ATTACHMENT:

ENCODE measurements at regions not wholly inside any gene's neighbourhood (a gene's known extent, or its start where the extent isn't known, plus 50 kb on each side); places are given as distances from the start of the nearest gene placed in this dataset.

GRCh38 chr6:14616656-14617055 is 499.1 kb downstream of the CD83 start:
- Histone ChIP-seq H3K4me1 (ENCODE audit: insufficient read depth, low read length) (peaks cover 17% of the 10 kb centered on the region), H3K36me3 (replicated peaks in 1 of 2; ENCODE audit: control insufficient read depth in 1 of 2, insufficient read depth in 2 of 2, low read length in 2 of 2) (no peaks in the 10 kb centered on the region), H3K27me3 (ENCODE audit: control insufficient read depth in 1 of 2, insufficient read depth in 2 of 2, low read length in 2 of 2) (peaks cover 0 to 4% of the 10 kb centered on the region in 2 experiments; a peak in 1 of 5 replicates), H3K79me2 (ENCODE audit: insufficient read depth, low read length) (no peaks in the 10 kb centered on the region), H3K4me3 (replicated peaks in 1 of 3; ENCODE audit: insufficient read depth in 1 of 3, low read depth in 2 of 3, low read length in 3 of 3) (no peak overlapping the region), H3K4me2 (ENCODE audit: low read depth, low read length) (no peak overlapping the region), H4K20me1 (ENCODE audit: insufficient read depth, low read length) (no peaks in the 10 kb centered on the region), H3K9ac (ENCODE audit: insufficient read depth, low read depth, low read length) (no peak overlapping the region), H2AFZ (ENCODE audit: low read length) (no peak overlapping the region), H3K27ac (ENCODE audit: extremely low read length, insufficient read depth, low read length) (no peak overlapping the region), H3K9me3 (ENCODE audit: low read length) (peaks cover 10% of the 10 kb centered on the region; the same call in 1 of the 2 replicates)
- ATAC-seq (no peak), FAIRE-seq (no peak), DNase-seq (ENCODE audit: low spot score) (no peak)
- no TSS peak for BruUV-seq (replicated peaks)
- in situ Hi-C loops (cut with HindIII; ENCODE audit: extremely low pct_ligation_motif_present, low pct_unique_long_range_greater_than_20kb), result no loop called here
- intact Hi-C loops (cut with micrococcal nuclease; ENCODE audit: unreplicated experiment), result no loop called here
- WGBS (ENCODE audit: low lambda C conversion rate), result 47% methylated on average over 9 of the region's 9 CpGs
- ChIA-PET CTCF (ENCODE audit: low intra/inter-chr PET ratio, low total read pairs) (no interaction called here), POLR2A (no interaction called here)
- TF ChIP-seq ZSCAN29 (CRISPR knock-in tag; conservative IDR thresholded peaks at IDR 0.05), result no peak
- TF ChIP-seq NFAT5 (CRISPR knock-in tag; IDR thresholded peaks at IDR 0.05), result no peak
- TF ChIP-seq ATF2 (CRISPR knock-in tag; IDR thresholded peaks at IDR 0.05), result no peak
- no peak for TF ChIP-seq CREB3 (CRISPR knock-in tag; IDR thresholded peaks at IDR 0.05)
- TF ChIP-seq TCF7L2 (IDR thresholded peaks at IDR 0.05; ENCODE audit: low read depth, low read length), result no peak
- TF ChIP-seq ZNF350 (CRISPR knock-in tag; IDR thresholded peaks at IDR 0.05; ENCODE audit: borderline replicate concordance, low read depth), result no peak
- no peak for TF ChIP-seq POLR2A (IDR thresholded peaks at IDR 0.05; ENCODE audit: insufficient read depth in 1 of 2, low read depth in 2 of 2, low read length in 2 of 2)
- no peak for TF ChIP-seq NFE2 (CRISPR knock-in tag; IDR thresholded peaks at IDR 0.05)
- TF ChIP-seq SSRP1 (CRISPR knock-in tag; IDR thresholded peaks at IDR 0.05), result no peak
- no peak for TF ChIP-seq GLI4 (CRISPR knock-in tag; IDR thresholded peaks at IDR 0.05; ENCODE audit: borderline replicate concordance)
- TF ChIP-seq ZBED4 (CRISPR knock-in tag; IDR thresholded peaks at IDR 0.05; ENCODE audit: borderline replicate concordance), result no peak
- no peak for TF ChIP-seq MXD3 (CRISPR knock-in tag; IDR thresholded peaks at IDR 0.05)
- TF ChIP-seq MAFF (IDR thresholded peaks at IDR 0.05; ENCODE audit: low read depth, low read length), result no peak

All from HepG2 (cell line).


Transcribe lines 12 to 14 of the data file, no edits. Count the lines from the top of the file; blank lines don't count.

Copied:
- TF ChIP-seq ATF2 (CRISPR knock-in tag; IDR thresholded peaks at IDR 0.05), result no peak
- no peak for TF ChIP-seq CREB3 (CRISPR knock-in tag; IDR thresholded peaks at IDR 0.05)
- TF ChIP-seq TCF7L2 (IDR thresholded peaks at IDR 0.05; ENCODE audit: low read depth, low read length), result no peak